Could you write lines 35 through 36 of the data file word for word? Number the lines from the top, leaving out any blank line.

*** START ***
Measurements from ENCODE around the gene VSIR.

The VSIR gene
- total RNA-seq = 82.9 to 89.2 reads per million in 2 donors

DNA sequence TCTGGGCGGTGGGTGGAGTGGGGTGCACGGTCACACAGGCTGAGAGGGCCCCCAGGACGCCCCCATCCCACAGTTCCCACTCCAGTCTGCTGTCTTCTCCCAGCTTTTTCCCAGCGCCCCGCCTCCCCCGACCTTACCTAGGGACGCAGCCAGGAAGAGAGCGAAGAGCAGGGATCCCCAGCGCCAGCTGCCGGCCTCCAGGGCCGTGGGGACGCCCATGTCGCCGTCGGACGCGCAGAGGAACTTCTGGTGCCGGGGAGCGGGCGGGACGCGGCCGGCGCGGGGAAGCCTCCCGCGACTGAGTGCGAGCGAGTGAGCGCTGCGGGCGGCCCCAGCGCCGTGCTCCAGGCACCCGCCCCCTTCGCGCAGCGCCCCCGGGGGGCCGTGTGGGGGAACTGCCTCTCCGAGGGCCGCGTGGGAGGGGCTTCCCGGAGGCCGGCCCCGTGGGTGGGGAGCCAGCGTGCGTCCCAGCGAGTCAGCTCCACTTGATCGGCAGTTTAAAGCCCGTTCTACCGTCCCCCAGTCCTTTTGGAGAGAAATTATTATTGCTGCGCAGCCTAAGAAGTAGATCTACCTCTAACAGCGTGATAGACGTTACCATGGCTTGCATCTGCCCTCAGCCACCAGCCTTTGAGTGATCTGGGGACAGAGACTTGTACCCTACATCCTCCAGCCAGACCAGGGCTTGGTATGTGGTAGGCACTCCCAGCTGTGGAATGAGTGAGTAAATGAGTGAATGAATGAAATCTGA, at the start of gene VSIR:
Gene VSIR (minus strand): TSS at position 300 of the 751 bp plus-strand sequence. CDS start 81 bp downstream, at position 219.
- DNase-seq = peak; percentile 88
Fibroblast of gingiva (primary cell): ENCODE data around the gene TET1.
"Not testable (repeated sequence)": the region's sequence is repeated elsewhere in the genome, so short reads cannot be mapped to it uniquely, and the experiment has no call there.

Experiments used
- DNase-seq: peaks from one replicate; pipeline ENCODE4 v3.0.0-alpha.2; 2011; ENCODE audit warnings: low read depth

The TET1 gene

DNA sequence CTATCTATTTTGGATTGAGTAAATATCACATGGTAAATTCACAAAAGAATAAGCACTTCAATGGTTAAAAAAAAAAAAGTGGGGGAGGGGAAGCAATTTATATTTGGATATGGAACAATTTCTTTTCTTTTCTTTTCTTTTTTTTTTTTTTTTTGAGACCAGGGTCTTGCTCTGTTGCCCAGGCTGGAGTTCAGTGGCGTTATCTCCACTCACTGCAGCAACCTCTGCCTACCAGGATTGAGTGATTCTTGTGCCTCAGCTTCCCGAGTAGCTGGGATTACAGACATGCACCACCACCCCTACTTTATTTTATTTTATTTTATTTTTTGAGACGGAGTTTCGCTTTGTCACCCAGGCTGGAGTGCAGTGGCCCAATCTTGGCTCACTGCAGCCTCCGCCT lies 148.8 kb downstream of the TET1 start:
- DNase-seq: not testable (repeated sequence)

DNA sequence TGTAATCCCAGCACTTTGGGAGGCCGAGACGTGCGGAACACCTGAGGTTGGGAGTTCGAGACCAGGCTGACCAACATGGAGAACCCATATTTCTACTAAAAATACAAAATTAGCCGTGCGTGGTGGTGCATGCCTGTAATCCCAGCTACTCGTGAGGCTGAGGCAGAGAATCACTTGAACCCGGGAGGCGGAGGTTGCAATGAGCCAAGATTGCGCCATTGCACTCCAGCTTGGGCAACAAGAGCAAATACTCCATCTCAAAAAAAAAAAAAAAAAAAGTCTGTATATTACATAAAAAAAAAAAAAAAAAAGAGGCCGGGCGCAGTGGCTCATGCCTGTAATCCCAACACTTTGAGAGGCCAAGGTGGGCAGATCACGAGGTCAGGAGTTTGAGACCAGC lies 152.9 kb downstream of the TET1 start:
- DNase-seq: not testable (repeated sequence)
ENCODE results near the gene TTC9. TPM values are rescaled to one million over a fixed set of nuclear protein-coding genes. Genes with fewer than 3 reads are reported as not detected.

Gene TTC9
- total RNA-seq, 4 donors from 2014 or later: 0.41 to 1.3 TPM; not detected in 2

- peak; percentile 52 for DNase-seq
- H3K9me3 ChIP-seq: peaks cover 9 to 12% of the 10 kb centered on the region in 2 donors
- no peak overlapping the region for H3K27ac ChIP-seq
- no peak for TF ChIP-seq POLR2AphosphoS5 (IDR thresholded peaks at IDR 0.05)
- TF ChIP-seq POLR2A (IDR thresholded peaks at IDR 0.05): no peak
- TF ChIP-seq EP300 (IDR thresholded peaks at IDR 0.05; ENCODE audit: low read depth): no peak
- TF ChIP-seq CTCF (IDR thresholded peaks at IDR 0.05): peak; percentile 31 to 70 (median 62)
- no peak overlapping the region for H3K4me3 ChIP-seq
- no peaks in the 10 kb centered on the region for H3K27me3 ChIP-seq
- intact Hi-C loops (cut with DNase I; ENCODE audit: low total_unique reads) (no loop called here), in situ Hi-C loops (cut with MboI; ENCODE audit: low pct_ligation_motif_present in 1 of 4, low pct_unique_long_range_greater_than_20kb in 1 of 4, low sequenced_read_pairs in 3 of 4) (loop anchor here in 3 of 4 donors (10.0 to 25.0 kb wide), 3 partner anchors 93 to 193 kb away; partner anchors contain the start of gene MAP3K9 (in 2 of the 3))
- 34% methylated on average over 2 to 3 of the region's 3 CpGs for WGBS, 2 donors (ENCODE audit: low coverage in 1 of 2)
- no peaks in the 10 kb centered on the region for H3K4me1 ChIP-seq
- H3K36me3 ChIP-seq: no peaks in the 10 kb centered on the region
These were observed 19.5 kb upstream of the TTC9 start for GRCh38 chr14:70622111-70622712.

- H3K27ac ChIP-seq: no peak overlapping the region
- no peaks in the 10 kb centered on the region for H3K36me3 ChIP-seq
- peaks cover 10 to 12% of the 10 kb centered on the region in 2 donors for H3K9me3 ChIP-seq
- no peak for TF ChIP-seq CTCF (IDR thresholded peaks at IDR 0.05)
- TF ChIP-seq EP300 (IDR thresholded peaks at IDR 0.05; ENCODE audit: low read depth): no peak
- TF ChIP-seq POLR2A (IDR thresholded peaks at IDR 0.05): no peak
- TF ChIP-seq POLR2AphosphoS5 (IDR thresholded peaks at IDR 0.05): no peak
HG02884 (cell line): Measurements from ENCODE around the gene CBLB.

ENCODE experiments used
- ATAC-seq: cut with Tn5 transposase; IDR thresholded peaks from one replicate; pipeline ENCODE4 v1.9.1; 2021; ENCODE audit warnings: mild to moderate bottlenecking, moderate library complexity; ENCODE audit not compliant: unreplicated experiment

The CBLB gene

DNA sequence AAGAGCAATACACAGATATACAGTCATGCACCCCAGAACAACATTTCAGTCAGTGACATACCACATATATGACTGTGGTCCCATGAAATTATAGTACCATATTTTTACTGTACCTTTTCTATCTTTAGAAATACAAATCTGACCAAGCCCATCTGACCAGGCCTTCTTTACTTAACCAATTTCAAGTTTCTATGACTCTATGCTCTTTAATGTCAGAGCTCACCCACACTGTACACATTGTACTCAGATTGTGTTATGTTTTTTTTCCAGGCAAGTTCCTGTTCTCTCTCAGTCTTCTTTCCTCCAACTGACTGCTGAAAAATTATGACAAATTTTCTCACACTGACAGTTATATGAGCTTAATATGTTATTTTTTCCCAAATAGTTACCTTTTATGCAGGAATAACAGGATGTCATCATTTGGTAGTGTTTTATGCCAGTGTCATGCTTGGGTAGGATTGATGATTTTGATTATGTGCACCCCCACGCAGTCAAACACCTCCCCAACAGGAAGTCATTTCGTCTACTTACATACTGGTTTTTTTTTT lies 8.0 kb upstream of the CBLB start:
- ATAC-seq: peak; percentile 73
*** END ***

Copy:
- peaks cover 10 to 12% of the 10 kb centered on the region in 2 donors for H3K9me3 ChIP-seq
- no peak for TF ChIP-seq CTCF (IDR thresholded peaks at IDR 0.05)